The Worst States for Drivers – And How to Protect Yourself

Are you a good driver? Or at least do you think you are? You may not have any speeding tickets or had any car accidents but what about the other drivers on the road with you? The driving behavior of other motorists can have an effect on you if their bad driving causes an accident and they are an uninsured driver. A recent review of America's driving data uncovered the 10 worst states for drivers. While the results showed the Midwest leading regions as some of the best states for drivers if you live in one of the worst states according to Expertise.com’s results results, you could be at a higher risk of accidents and troubling road conditions.

Which states are the worst?

It's not just about the worst drivers but several factors. Eighteen different metrics were reviewed to determine the best and worst states. This data, using information provided by the National Highway Traffic Safety Administration, included:
  • Traffic fatalities per capita
  • Speed-related fatalities
  • Seatbelt usage
  • DUIs
  • Car theft
  • Rush-hour congestion
  • Average annual precipitation (weather conditions)
  • Road quality
  • Bridge quality
  • Infrastructure investment
  • Average commute time
  • Legal driving age
  • Six car ownership and maintenance factors, including average annual car insurance premium
worst states

The 5 worst states

5. Colorado

Don’t have car trouble in Colorado, where the state has some of the nation’s highest car repair costs annually. While the state’s traffic was low, its high costs earned it a higher ranking.
  • Safety rank: 42
  • Cost: 43
  • Traffic: 26

4. Florida

Florida makes the list for its high number of DUI arrests. It’s No. 1 for having the highest annual premiums on auto insurance, as well. The state also has long commutes.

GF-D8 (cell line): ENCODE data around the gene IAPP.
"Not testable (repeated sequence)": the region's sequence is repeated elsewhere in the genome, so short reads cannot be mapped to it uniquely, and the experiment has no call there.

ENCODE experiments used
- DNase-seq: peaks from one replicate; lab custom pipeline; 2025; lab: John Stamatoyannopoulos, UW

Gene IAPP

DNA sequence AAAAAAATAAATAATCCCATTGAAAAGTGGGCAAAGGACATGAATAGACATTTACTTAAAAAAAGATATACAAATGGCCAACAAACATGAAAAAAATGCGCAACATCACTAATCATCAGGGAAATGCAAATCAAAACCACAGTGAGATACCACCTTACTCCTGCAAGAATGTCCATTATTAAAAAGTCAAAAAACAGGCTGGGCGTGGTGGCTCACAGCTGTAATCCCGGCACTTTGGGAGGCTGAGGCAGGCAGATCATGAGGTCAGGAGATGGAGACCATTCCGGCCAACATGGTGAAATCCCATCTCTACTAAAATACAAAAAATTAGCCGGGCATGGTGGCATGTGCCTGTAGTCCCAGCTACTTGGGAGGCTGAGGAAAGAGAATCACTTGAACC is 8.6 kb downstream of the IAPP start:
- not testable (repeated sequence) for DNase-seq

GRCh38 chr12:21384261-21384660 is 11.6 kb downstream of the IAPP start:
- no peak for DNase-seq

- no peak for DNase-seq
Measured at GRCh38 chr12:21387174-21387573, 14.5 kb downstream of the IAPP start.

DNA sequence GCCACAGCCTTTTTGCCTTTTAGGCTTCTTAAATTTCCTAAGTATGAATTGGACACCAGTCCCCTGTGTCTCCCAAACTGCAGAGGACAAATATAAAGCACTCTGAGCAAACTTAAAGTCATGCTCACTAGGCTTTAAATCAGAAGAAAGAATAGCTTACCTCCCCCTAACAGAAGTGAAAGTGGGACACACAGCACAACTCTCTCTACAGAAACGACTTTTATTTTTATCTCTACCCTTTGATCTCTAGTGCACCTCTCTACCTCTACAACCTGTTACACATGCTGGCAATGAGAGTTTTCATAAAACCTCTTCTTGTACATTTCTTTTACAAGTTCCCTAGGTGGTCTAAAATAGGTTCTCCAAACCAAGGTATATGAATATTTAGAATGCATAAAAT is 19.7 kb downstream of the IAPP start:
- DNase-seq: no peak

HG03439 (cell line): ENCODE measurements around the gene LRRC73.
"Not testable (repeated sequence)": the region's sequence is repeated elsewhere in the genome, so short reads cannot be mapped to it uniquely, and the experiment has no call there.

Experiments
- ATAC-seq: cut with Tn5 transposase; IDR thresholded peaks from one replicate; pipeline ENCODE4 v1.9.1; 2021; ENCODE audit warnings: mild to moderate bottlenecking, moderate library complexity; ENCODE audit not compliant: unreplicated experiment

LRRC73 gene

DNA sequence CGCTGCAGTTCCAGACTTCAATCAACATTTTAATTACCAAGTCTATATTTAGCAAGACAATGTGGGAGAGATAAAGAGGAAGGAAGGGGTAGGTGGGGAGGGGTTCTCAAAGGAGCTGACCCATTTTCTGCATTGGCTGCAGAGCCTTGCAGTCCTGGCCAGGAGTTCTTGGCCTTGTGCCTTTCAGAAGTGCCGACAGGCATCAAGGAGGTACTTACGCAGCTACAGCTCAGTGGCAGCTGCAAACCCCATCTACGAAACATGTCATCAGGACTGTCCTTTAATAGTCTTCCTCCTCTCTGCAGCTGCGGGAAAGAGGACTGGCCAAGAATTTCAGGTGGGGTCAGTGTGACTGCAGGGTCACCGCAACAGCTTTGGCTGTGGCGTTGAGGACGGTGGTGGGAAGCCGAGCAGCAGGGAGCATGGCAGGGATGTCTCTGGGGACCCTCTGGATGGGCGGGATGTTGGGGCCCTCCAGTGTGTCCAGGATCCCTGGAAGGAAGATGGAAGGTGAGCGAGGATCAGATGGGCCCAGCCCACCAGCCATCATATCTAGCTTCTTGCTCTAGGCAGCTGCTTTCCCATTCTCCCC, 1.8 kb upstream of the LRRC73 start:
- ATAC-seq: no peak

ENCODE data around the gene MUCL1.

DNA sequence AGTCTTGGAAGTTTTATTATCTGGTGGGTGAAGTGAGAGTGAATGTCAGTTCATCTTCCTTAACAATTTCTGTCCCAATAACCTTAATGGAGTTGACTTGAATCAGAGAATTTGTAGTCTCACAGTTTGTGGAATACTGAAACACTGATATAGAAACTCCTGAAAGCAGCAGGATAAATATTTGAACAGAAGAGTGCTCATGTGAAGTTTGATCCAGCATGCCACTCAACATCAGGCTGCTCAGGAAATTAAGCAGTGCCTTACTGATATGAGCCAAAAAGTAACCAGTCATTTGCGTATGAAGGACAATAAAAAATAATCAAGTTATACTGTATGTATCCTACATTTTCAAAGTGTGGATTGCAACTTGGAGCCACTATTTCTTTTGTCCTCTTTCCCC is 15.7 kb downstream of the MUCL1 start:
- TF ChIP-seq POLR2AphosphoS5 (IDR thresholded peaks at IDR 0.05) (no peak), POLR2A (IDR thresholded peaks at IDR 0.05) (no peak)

• Safety rank: 11
  • Cost: 47
  • Traffic: 39

3. Maryland

With the District of Columbia in its sights, Maryland is second to only New York State in having the longest average commute time. This comes with some of the worst rush-hour congestion, too.
  • Safety rank: 9
  • Cost: 48
  • Traffic: 41

2. New Jersey

Perhaps supply and demand keep the repair shops in the Garden State so expensive, some of the nation's highest? New Jersey is deemed to have the worst roads in the country, which takes a big toll on vehicles. The state is a commuter state, as well. In the North, residents commute into New York City. To the South, they are heading into Philly. However, there is some light: The state ranks No. 1 in terms of safety. It’s in the top 5 states with the lowest traffic fatality rates.
  • Safety rank: 1
  • Cost: 49
  • Traffic: 50

1. California

Of all 50 states, California has the highest gas prices and the highest costs, annually, for auto repairs. The state also has some of the highest insurance premiums in the country. Its world-renowned traffic means it should come as no surprise the commute time, on average, is some of the worst in the country. However, seatbelts are popular in Cali; it’s second-highest in seatbelt usage.
  • Safety rank: 10
  • Cost: 50
  • Traffic: 40